The word “encryption” is heard often when discussing or reading about cybersecurity topics. You might see it mentioned when you’re considering a new cloud application. It might also be used in suggestions for IT security best practices. [Read more…]
Microsoft Ignite was held March 2-4, 2021, and several upcoming features and updates in the MS world were announced. Many of these impact Teams, which has become a major player in the realm of business connectivity and employee management solutions. [Read more…]
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Last year was one of the most disruptive that businesses have ever experienced. Along with the changes that needed to be made to enable remote teams, companies had to figure out new ways to connect with customers and keep their operations going.
While businesses were struggling to adapt, cybercriminals were having a heyday, sending out a ton of cyberattacks of all types.
Here are some of the startling statistics that businesses need to know:
Cybercrime also became more organized and targeted. 2020 found underground criminal organizations using tools like ransomware to line their pockets, and they’ve made it more efficient and effective.
This year, perhaps more than any other, it’s vital for businesses to take a good hard look at their cybersecurityand address new challenges on the horizon.
To identify the biggest security concerns of 2021, we reviewed two important cybersecurity reports. One is the Sophos 2021 Threat Report and the other is McKinsey’s report on how cybersecurity spending is changing this year due to the pandemic.
Here are the biggest threats to prepare for this year.
Ransomware has a category all its own on the Sophos report because of the rise in both volume of attacks and ransom demand.
By the end of 2021, it’s projected that there will be a ransomware attack every 11 seconds.
Large underground crime cartels have adopted ransomware as a money-making tool and have added a new twist to get cash from even those businesses that have a full backup of their data. That is to demand money in exchange for not releasing their sensitive information online.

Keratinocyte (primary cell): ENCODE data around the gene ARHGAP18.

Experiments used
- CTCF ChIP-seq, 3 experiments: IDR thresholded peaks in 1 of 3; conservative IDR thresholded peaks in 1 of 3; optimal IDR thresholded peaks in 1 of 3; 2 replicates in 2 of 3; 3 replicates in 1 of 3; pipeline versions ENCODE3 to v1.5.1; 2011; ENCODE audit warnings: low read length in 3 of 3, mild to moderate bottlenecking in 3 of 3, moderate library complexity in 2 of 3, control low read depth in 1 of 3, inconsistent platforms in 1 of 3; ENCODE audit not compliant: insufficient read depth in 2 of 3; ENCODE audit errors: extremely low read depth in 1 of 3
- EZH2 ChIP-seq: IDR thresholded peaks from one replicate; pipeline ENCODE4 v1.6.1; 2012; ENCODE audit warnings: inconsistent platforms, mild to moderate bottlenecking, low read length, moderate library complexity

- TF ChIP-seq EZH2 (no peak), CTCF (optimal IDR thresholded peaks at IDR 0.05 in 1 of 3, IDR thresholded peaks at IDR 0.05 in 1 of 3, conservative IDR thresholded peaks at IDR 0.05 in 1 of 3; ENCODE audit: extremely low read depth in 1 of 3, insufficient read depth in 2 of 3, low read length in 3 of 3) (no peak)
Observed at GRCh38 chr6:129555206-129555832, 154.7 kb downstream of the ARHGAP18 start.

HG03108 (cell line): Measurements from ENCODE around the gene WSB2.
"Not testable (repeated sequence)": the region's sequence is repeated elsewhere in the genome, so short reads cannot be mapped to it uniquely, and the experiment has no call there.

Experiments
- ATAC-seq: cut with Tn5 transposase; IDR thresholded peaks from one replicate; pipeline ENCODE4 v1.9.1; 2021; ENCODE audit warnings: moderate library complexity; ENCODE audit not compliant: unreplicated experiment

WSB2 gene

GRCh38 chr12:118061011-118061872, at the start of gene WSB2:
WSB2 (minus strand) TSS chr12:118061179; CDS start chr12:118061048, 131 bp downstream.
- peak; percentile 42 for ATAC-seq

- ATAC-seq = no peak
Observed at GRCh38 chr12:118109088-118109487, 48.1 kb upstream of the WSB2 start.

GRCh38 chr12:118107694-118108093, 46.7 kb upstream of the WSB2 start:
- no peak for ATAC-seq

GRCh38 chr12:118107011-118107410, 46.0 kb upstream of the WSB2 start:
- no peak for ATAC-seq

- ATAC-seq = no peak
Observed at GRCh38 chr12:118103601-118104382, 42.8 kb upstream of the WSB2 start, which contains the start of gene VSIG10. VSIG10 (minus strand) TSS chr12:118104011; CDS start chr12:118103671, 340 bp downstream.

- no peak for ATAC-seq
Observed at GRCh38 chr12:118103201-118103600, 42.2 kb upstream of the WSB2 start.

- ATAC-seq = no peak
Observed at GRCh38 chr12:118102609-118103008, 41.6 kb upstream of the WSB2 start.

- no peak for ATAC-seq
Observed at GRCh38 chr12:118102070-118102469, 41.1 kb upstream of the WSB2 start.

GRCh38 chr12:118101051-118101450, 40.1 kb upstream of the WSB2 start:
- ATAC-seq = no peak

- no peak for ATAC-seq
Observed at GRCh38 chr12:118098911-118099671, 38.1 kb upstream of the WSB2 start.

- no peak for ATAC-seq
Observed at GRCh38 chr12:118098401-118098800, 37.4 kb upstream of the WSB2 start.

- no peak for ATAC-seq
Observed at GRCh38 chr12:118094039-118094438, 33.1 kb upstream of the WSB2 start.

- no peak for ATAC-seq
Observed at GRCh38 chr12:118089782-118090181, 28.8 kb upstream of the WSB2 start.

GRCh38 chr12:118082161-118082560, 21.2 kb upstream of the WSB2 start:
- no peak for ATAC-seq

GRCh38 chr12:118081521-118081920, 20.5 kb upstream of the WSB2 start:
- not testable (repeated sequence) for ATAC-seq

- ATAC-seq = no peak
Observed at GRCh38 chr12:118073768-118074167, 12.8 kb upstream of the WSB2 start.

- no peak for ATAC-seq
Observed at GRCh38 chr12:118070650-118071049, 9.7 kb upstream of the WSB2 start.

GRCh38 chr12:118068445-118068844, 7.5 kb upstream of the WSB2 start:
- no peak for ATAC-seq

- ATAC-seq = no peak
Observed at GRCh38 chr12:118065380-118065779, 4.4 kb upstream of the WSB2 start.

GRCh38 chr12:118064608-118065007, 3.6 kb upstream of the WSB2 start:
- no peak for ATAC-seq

A ransomware prevention strategy is vital, and it needs to go beyond the backup and disaster recovery plan.
Because so many companies have moved their data to cloud tools, hackers are going after user login credentials with a vengeance. It’s more difficult for them to hack a large SaaS provider like Google or Microsoft, so instead they look for a way to log in as a legitimate user and perform attacks from the inside.
Many companies still don’t have a handle on user passwords and haven’t put other safeguards in place like multi-factor authentication (MFA). Access security should be a main priority for all businesses that want to keep their cloud accounts and data secure.
A new concern that’s moved to the top of the priority list because of the pandemic is remote workforce security. Companies and employees had to quickly adjust to remote working during 2020, and many didn’t put proper security procedures in place.
36% of surveyed organizations say they’ve suffered a security incident because of a remote employee.
One of the reasons for the significant rise in cyberattacks during the COVID crisis was due to hackers taking advantage of less secure remote workers.
Both remote desktop protocol (RDP) and virtual private network (VPN) technology have been major targets for hackers during the pandemic.
A surprising find in the Sophos threat report was that everyday mistakes are still causing a significant number of data breaches. This happens due to poorly trained employees who don’t know the basics of good cyber hygiene and/or aren’t trained on IT security regularly.
According to the report, “A lack of attention to one or more aspects of basic security hygiene has been found to be at the root cause of many of the most damaging attacks we’ve investigated.”
Employees need to receive regular cybersecurity training and refreshers throughout the year not only to hone their skills, but also to let them know their organization takes IT security seriously.
There was a rise in mobile malware in 2020 and it was also found that many apps stores have a hard time finding and removing malicious apps in a timely manner. This leads to unsuspecting users downloading apps containing things like spyware and banking trojans.
Most businesses haven’t kept up with mobile device security in the same way they have with protections for computers and servers. Yet, mobile devices are now handling a large portion of the daily office workload.
It’s important that companies have a mobile device management policy in place that ensures mobile devices used to access employee data are properly protected from malware and other threats.
Rocky Knoll Technologies can help your Charlotte area business ensure your security is prepared for new and emerging threats through a cybersecurity checkup.
Contact us today to schedule a free consultation. Call 704.594.7292 or reach us online.
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